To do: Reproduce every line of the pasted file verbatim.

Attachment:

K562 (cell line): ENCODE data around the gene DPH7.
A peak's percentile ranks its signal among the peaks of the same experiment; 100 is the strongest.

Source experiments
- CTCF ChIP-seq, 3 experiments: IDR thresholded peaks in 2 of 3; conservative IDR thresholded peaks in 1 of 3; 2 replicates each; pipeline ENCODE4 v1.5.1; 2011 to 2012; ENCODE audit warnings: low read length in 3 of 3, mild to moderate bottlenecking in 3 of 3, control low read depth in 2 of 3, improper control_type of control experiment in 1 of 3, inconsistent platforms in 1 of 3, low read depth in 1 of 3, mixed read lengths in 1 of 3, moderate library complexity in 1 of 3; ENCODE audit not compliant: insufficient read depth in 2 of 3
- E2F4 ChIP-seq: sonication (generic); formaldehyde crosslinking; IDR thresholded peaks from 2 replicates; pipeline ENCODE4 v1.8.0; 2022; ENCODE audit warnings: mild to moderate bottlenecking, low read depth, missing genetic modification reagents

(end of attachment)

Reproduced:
K562 (cell line): ENCODE data around the gene DPH7.
A peak's percentile ranks its signal among the peaks of the same experiment; 100 is the strongest.

Source experiments
- CTCF ChIP-seq, 3 experiments: IDR thresholded peaks in 2 of 3; conservative IDR thresholded peaks in 1 of 3; 2 replicates each; pipeline ENCODE4 v1.5.1; 2011 to 2012; ENCODE audit warnings: low read length in 3 of 3, mild to moderate bottlenecking in 3 of 3, control low read depth in 2 of 3, improper control_type of control experiment in 1 of 3, inconsistent platforms in 1 of 3, low read depth in 1 of 3, mixed read lengths in 1 of 3, moderate library complexity in 1 of 3; ENCODE audit not compliant: insufficient read depth in 2 of 3
- E2F4 ChIP-seq: sonication (generic); formaldehyde crosslinking; IDR thresholded peaks from 2 replicates; pipeline ENCODE4 v1.8.0; 2022; ENCODE audit warnings: mild to moderate bottlenecking, low read depth, missing genetic modification reagents